9. Allow and encourage warriors and their family members to express their feelings and thoughts to those who care about them.

10. Let them know that acknowledging they may have PTSD says they’re strong, not weak.


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Last night I watched “Act of Valor,” a largely forgettable action film starring real Navy Seals in a story about a Seal unit rescuing an agent and then saving the world from a psychotic terrorist and his minions.  There was, as you might expect, plenty of good action and war stuff – the team parachuting into remote locations, helicopter and drone support, aircraft carriers and submarines with lots of scenes which seemed lifted straight out of a computer game like “America’s Army.”

In a final shoot-out with terrorist about to unleash the unthinkable on America, one of the seals pays the ultimate price, falling on a hand grenade to save his buddies.  His funeral is the last scene of the film, accompanied by a voice-over which suggests what it takes to be a Navy Seal, the key being the ability to take your emotions and feelings and put them in a box and bury it where it will never disturb a Seal’s ability to fight, kill and complete the mission, no matter the odds, no matter the cost.

The trouble with pro-war propaganda films like “Act of Valor” is that the “enemy” is always someone dead set on killing as many Americans as possible in big, splashy terrorist attacks and it is always up to one or two good guys who rescue us poor defenseless civilians at the very last second.  Exciting.  Exciting.  Hero work.

But not the real world.  There is a long line of experts who have dedicated their professional lives to the study of the effects of suppressing our feelings and emotions (putting them in a box and burying it in an unaccessible place).  Wilhelm Reich described the results of this suppression in terms of “body armor.”  Reich and those who came after him, most notably Alexander Lowen (BioEnergetics), studied the human body and its relationship to the mind.  There are volumes dedicated to this research and study.  I am, obviously, leaving out a ton of vital information in this brief peek into the work of Reich and Lowen, but let my brief insight stand as a reference to a door behind which there is a world filled with the promise of Heaven on Earth.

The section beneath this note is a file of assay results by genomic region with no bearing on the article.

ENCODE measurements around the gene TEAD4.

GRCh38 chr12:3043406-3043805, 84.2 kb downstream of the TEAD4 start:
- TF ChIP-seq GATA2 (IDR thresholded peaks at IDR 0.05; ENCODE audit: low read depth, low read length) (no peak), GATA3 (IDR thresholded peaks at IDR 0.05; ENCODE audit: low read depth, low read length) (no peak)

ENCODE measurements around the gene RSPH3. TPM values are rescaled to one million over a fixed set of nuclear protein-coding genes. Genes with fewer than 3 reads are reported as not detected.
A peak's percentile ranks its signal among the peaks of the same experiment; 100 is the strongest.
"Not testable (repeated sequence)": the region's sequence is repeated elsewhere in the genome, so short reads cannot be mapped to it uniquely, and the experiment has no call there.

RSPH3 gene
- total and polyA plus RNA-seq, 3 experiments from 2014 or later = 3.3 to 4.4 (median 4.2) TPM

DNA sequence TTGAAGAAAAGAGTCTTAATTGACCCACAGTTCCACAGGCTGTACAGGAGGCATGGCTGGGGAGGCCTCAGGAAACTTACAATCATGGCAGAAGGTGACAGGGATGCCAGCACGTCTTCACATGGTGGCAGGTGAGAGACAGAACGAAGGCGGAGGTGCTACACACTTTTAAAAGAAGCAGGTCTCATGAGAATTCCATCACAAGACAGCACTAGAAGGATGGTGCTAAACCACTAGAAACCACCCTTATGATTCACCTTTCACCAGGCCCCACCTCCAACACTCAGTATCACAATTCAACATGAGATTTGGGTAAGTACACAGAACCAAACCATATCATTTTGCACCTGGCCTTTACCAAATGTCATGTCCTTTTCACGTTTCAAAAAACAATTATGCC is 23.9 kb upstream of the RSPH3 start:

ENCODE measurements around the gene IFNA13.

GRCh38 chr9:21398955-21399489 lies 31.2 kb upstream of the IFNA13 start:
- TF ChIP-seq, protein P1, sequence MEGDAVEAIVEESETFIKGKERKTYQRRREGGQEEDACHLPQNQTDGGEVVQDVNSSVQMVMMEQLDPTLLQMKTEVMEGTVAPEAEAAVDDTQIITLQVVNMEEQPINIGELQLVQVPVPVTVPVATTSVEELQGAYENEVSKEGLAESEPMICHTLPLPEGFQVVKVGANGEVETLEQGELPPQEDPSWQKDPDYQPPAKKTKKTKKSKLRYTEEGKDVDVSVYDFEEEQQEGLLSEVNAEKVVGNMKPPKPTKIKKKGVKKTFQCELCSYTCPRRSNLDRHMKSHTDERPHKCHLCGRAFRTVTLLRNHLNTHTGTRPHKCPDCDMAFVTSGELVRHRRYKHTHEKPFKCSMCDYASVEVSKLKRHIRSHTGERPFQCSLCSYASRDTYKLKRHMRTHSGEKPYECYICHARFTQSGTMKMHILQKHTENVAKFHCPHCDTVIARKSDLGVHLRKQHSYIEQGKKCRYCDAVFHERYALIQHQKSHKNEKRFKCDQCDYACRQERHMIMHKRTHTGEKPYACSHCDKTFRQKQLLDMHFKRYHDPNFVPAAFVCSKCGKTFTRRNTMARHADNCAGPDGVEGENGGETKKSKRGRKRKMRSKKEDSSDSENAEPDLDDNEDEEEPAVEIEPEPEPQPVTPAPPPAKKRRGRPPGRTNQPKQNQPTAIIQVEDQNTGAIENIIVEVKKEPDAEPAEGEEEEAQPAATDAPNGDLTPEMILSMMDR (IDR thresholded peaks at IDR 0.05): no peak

For all our talk of boxes into which feelings and emotions need to be placed in order to protect the world from evil, it is exactly the opposite which is true.  For every painful experience in our lives, from the earliest moments including birth and before, our amazing minds and bodies lock away the pain without our having to ever think about it.  As we continue locking our feelings away, the painful experience is locked away, not in a box, but in cellular memories residing in the muscles affected by the experience.

It shouldn’t be difficult to recall a painful moment – a fight with a spouse, a punishment by a parent, humiliation by a teacher or an employer.  Bring one of these experiences to mind and see if you can recall what your body was feeling – the tension in the face and arms, your stomach, or legs.  These experiences of a lifetime are delivering memories into the very cells of our bodies, head to toe, every minute of our lives.  The more pain and suffering we’ve experienced in our lives, the greater the resulting body armor, and the more body armor we carry, the more the anger there is locked in our bodies, longing to be expressed.

The anger locked in our bodies isn’t restricted to terrorists, folks.  We’ve all got it in varying degrees, depending on what we’ve been through in our lives, and the more we are able to understand how it works and how our lives are affected, the more compassionate we may become – understanding one another more completely and able to lead lives filled with peace.

Our film, “Purple Mind’ is an expression of this understanding.  Next time you’re tempted to watch a pro-war film like “Act of Valor,” I invite you to take a look at a pro-peace film instead.  “Purple Mind” is only a click away.